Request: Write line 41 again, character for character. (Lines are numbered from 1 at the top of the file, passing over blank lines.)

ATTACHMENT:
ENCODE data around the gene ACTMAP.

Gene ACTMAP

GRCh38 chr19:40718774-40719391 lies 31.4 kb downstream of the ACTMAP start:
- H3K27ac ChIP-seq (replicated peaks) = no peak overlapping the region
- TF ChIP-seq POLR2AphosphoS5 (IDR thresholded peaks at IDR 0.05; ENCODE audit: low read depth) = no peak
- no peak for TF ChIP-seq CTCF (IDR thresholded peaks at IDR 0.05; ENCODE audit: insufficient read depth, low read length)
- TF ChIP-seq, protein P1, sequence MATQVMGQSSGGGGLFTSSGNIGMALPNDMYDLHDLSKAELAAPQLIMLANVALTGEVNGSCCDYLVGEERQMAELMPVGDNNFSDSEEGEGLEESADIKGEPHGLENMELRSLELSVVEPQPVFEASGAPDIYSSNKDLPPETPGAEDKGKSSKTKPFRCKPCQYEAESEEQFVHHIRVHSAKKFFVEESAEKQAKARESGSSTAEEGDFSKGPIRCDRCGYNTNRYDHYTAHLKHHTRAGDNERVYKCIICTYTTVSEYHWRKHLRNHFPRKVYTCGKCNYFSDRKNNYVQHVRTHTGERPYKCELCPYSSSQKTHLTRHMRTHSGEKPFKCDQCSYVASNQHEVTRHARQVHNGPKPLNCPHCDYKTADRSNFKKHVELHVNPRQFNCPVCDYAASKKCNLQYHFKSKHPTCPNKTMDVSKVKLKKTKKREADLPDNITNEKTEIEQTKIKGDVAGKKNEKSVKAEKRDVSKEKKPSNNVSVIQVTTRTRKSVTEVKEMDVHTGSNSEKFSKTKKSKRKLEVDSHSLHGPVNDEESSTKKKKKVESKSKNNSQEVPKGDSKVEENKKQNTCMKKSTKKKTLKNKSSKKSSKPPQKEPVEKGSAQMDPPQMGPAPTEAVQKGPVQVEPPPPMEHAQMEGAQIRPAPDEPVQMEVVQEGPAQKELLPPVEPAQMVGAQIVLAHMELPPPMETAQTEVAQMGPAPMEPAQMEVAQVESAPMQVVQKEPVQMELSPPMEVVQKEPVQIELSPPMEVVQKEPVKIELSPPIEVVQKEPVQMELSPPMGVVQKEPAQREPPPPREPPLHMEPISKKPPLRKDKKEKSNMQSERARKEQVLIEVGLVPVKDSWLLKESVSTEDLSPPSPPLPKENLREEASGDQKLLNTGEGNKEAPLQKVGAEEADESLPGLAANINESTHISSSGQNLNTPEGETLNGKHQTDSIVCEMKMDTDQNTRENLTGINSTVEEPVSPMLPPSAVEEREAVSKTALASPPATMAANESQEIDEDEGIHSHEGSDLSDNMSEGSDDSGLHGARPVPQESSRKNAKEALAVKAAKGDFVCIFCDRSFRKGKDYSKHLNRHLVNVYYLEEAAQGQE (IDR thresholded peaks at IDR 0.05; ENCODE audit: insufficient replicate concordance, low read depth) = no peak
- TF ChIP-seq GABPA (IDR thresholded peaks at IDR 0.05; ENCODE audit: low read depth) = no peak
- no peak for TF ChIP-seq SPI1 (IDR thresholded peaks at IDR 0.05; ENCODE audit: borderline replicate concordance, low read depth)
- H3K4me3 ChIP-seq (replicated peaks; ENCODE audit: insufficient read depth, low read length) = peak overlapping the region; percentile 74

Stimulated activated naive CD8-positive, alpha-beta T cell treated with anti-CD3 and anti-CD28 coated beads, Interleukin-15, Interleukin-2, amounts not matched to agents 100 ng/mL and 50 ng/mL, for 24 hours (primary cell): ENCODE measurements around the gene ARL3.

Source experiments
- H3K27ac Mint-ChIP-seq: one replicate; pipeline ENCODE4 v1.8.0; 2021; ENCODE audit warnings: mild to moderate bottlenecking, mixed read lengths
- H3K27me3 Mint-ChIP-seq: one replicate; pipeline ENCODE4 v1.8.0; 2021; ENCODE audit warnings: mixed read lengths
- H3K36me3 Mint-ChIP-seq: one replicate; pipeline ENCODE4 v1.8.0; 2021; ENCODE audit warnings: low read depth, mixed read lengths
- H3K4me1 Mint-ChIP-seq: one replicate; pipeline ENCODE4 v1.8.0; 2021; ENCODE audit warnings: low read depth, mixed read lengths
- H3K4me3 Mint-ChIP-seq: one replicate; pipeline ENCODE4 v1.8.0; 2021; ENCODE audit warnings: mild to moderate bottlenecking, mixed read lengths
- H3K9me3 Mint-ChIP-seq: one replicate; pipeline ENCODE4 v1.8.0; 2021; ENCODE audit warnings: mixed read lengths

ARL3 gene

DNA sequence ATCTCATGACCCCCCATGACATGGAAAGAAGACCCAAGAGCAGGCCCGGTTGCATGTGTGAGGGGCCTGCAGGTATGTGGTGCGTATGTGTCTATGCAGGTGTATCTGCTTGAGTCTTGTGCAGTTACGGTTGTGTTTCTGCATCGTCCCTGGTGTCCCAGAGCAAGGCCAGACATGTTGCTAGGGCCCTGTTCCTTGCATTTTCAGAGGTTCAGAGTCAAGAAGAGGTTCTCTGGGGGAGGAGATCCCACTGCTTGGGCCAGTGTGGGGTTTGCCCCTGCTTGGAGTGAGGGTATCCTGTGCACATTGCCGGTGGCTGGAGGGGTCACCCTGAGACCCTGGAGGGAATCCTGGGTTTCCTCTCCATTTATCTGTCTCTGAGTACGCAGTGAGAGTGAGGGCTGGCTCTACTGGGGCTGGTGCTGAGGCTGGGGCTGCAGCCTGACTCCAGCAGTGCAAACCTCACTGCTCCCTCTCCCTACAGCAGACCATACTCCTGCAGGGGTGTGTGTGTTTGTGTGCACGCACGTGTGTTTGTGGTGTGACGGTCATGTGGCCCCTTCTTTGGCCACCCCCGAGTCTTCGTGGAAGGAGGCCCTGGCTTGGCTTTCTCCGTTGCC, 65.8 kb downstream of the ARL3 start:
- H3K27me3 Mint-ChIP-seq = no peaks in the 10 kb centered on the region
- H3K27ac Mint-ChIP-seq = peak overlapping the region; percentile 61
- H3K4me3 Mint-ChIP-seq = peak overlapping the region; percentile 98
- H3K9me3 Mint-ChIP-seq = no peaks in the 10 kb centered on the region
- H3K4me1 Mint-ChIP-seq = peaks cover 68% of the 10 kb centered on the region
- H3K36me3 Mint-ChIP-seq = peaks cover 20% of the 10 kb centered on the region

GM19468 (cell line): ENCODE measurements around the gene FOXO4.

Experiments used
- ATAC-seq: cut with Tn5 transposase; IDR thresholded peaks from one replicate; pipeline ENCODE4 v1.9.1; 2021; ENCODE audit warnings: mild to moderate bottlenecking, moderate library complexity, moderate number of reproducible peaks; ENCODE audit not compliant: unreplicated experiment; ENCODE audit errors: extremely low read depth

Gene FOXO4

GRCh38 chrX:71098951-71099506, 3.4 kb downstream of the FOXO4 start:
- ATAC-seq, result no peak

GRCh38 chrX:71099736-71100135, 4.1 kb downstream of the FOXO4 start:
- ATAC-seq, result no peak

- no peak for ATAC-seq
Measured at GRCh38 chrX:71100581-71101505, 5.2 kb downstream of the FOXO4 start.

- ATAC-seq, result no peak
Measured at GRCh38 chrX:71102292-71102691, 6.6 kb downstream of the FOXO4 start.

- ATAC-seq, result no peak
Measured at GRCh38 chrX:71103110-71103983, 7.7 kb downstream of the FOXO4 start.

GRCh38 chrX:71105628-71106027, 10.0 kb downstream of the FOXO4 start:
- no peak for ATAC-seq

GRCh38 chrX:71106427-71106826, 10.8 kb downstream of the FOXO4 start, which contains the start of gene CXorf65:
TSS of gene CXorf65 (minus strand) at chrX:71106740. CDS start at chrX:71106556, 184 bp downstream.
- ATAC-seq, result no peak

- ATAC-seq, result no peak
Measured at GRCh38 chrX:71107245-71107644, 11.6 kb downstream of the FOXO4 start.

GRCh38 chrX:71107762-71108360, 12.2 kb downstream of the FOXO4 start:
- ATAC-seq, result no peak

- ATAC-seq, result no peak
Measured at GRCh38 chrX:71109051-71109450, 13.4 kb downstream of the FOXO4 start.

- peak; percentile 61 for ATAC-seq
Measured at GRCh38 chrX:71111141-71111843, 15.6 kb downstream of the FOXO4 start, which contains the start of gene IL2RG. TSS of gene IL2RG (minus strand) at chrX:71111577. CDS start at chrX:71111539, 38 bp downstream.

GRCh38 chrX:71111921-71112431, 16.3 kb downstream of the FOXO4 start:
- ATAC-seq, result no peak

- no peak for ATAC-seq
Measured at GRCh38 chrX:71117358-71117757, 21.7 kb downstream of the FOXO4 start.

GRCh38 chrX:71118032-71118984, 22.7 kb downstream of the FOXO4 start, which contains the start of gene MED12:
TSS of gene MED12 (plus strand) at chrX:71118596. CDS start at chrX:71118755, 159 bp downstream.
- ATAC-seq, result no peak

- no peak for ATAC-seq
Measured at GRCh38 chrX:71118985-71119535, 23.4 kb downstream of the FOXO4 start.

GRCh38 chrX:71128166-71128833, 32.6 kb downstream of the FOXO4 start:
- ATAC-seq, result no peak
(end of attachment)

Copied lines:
GRCh38 chrX:71105628-71106027, 10.0 kb downstream of the FOXO4 start: